Demand for industrial space remains moderate in Northern and Central New Jersey. People are, undoubtedly, out in the marketplace, but much of our regional activity ties to lease renewals. Tenants facing term expirations are opting to remain in place, reflecting the “wait and see” approach that so many companies have chosen in this tough economic climate. Relocations almost always involve a flight to quality, with tenants taking advantage of opportunities to land attractive deals for Class A space.

Deals today are being made at aggressive rental rates. As a result, available Class A space, especially in the Exit 8A submarket, has seen some absorption over the past 12 months. Across all submarkets in Northern and Central New Jersey, renewal activity comprises the bulk of leasing activity.

Although year-to-date leasing totals are up from a year ago by approximately 1.1 million square feet, vacancies have held steady during the past 12 months. At the end of 2010’s third quarter, the overall Northern and Central New Jersey vacancy rate rested at 11.3 percent. That figure is identical to the rate recorded at this time last year.

The average direct triple-net rental rate for Northern and Central New Jersey was $5.84 per square foot at the end of the third quarter. This represents a decrease from last year at this time, when the average was $6.23 per square foot. Rates still appear to be trending downward, but we anticipate that they currently are near—if not at—the low point.

Property values are also lower than they were 3 years ago. Cap rates are approaching aggressive levels akin to those we saw in 2007, but at much lower going-in rents. This reality, combined with incredibly low interest rates, has the potential to open up the pipeline for more sellers to enter the market.

On the sales side, Cushman & Wakefield’s Metropolitan Area Capital Markets Group recently closed two of New Jersey’s largest year-to-date industrial sales. A joint venture between IDI and institutional investors advised by J.P. Morgan Asset Management sold 130 Interstate Boulevard, a 413,092-square-foot bulk warehouse/distribution facility in South Brunswick, to Terreno Realty Corporation for $22.5 million. In Totowa, Terreno Realty Corporation purchased 200 Maltese Drive, a 208,000-square-foot warehouse/light manufacturing asset from High Street Equity Advisors for $16.5 million.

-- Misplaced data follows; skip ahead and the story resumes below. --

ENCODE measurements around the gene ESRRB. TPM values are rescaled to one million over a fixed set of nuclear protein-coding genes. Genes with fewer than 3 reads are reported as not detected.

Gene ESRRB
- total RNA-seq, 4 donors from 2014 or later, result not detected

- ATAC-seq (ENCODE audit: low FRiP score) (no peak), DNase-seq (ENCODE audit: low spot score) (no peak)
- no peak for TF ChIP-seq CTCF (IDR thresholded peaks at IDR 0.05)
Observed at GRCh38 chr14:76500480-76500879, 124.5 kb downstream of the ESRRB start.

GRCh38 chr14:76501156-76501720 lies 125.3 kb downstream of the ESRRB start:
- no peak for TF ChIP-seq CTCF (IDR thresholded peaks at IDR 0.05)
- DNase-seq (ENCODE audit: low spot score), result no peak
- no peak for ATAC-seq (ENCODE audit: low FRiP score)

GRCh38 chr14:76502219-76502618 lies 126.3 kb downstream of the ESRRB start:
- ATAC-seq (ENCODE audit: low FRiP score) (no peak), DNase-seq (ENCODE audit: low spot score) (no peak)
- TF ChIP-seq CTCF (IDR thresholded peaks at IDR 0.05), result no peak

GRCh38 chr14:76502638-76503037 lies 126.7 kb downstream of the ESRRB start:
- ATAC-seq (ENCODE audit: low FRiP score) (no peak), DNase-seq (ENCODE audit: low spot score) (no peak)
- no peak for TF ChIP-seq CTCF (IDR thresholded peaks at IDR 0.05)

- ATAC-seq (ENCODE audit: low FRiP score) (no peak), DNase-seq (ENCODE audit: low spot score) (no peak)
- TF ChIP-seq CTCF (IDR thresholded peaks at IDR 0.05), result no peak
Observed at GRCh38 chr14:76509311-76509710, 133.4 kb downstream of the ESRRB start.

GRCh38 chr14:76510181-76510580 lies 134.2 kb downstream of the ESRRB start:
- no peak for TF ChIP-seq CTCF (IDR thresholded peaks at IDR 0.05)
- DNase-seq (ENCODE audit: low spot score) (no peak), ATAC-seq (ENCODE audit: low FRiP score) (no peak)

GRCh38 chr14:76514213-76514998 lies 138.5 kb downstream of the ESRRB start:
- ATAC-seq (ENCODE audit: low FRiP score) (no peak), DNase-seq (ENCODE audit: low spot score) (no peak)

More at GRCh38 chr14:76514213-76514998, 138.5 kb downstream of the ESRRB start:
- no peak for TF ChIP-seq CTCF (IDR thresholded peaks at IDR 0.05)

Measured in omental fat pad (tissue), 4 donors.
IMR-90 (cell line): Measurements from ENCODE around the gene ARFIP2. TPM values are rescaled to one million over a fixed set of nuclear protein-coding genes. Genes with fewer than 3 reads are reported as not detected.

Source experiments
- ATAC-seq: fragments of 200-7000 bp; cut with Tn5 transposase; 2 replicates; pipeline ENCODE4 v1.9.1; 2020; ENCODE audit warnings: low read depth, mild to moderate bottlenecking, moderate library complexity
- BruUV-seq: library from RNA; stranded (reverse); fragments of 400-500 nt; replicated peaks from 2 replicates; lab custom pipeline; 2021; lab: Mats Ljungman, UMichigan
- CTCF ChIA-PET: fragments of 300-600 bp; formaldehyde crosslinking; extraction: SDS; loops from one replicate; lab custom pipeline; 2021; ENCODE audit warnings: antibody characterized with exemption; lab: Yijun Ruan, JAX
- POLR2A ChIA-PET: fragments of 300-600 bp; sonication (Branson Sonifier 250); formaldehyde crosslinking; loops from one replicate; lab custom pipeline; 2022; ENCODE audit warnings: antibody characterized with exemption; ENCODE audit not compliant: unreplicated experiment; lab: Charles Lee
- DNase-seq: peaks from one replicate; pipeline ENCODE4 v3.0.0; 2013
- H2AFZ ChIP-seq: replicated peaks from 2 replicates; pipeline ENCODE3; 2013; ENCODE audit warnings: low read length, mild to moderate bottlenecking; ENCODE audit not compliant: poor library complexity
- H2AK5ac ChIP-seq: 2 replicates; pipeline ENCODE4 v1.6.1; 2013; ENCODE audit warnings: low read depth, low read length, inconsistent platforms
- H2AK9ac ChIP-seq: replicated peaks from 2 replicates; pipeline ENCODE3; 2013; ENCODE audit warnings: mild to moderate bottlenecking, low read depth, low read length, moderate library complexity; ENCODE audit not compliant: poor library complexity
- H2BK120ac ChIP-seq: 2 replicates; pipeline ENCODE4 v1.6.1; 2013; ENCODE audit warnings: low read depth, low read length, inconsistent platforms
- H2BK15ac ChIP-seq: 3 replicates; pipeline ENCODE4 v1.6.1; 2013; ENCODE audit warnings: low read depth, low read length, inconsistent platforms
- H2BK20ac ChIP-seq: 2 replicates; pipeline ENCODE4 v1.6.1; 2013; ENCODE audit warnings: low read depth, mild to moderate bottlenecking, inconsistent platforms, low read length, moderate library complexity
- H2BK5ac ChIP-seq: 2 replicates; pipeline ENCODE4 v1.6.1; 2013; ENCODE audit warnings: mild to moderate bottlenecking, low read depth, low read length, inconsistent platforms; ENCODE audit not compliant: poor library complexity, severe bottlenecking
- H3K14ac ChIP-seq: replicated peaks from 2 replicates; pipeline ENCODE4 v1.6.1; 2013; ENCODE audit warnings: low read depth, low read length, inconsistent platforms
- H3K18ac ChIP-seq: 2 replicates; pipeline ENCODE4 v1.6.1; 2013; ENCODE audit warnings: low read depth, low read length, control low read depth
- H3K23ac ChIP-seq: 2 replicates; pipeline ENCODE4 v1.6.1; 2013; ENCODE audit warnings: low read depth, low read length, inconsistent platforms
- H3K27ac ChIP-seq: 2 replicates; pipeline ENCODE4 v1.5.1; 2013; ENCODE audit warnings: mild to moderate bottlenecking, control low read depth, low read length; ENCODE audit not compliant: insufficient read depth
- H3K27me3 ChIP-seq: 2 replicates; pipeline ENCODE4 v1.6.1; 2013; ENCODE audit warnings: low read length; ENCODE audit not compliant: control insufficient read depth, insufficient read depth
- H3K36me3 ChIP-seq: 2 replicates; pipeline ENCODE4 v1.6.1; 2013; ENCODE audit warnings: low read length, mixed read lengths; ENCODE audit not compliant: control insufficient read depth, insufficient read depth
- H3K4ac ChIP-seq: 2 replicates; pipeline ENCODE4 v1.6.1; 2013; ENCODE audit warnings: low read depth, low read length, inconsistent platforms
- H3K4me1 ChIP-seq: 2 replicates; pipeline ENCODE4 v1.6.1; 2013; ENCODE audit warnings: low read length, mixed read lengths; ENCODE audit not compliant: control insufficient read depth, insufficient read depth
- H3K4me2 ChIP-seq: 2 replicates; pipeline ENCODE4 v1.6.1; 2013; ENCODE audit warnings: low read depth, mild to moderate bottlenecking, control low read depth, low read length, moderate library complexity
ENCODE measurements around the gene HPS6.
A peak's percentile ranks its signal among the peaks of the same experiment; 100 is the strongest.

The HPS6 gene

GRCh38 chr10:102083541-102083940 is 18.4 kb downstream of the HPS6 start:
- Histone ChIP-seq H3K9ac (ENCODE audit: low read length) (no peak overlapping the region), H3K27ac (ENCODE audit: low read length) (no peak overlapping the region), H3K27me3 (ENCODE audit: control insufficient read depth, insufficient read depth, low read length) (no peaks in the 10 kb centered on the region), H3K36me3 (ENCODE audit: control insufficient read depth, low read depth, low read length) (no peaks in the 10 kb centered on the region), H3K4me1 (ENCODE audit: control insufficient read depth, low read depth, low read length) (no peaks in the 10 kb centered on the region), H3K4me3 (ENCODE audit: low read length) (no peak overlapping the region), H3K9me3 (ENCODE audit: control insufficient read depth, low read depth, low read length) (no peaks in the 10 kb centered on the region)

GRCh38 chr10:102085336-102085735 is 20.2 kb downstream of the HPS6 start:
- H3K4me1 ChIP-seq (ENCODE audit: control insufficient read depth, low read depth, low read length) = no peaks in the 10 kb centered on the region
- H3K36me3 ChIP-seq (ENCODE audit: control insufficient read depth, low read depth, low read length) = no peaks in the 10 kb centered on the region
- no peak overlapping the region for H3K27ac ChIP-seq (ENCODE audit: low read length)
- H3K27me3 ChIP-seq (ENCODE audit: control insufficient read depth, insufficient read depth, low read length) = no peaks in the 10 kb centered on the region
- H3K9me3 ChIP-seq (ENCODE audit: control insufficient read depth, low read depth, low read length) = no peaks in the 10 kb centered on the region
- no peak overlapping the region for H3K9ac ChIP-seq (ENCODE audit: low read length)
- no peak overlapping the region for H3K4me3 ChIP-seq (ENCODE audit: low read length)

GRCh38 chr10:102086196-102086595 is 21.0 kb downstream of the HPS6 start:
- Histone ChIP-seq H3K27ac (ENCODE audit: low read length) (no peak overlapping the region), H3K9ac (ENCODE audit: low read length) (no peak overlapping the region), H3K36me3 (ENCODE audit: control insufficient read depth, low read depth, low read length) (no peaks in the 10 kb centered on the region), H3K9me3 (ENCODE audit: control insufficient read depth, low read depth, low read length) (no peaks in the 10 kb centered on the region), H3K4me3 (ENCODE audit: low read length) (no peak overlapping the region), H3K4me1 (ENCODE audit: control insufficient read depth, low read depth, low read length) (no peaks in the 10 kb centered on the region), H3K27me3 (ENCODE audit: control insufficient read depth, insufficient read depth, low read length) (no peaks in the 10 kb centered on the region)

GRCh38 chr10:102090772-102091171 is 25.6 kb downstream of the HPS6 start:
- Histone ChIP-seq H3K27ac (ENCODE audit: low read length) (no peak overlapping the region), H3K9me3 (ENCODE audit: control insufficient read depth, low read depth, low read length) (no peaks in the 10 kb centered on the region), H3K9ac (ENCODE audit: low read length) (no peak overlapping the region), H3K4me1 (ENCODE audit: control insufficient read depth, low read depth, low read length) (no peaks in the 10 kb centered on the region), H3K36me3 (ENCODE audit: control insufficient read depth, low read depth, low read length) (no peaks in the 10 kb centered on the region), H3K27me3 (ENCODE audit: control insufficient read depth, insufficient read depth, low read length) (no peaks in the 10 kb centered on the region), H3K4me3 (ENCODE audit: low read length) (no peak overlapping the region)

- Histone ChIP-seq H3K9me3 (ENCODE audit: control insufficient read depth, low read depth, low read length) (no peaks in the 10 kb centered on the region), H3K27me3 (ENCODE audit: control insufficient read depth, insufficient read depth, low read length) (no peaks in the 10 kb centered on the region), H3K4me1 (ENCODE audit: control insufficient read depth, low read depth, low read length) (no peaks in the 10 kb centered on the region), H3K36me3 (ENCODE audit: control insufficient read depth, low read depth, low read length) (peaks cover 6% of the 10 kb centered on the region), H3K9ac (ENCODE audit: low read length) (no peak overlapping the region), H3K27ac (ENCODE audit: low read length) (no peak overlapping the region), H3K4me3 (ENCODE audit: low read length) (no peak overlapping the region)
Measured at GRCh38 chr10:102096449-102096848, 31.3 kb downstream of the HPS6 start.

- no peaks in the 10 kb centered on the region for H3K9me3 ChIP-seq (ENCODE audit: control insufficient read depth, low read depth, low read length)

I believe that the cycle has bottomed out. With the amount of vacancy and quality industrial product we have in Northern and Central New Jersey, our market offers plenty of great opportunities on the real estate side. At the same time, the recovery may take some time. Significant recovery can’t take place until the unemployment rate drops.

When unemployment ratchets down a bit and consumers start feeling good about the economy and spending more money, then we’ll start to see a more significant consumption of buildings.

We anticipate modest growth in 2011. Already, trends are moving in a more positive direction. Corporate America is gradually starting to release some capital for projects, but everyone is still somewhat cautious, which makes for slow progress.

— Jules Nissim is a senior director with Cushman & Wakefield’s East Rutherford, N.J., office.

©2010 France Publications, Inc. Duplication or reproduction of this article not permitted without authorization from France Publications, Inc. For information on reprints of this article contact Barbara Sherer at (630) 554-6054.

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